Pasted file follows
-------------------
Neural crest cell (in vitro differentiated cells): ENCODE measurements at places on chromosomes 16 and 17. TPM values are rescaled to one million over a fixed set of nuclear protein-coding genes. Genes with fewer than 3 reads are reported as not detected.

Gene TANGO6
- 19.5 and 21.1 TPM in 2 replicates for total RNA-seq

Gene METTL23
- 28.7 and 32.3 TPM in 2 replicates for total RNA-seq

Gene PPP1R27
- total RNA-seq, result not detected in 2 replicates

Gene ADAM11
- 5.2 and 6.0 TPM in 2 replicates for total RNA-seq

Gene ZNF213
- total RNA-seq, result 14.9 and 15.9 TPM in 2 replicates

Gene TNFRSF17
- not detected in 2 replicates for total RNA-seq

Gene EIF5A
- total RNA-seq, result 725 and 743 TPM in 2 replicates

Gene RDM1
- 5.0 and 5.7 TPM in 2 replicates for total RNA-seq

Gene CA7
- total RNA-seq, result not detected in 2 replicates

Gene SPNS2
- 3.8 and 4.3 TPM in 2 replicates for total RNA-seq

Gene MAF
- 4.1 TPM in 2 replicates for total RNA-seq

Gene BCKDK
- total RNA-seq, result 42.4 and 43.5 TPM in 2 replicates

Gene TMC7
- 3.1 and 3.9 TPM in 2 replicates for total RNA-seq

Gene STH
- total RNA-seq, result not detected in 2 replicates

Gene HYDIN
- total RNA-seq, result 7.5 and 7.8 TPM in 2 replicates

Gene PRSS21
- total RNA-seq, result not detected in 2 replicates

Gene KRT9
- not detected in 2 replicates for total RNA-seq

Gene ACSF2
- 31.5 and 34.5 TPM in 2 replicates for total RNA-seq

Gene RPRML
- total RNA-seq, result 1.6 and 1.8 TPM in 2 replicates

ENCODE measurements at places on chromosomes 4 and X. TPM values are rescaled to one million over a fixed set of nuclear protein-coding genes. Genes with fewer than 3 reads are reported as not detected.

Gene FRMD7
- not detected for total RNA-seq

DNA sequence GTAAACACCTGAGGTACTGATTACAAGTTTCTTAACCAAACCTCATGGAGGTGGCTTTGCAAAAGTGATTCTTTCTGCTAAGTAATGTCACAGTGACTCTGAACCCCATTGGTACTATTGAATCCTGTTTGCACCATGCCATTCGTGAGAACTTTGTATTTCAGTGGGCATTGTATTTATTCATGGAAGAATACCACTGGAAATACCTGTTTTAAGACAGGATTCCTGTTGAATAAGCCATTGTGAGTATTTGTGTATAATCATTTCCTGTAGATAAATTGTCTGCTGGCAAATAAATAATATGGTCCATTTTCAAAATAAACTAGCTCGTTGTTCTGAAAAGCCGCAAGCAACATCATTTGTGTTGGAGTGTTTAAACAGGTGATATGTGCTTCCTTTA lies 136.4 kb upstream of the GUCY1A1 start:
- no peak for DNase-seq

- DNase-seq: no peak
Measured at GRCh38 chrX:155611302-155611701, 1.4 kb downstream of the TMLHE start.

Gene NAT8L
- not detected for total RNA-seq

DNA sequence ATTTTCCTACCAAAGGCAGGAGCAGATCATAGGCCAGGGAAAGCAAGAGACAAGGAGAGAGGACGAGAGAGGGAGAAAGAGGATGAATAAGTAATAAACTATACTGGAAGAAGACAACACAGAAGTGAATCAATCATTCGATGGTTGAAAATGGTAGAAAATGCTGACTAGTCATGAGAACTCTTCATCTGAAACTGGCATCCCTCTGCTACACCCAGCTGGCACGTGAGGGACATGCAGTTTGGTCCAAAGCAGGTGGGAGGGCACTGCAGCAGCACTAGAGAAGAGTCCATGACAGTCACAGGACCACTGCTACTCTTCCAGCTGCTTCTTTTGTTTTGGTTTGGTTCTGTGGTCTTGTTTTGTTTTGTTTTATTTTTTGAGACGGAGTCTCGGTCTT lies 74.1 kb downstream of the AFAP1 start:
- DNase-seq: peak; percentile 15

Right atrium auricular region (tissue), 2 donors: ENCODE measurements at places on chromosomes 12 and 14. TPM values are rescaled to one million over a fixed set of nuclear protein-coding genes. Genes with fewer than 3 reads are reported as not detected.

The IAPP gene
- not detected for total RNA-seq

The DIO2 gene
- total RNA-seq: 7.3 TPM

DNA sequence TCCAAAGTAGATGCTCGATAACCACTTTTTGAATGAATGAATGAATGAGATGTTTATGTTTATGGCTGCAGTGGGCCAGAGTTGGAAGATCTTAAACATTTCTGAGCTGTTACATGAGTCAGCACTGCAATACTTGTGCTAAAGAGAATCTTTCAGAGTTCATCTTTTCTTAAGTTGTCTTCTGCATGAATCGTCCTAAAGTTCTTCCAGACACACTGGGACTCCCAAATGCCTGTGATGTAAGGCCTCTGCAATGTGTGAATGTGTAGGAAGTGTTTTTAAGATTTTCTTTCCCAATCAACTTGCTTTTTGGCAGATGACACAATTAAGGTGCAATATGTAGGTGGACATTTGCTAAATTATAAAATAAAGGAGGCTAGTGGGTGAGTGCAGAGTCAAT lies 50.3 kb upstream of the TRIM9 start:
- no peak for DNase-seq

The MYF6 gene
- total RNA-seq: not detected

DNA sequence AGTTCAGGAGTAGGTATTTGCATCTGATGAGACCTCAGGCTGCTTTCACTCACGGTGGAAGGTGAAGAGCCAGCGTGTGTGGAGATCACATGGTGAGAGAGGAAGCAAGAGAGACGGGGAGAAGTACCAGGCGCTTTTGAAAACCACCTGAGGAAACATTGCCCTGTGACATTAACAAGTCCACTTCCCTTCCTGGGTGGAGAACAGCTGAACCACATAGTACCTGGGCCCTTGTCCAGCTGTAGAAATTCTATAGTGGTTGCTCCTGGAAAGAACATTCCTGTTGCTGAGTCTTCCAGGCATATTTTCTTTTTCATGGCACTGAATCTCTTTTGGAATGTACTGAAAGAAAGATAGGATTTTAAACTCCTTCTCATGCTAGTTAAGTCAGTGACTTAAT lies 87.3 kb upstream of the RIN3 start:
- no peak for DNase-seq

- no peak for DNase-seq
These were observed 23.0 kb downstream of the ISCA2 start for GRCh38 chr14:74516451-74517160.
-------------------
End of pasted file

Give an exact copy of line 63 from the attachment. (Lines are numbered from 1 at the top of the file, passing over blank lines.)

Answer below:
These were observed 23.0 kb downstream of the ISCA2 start for GRCh38 chr14:74516451-74517160.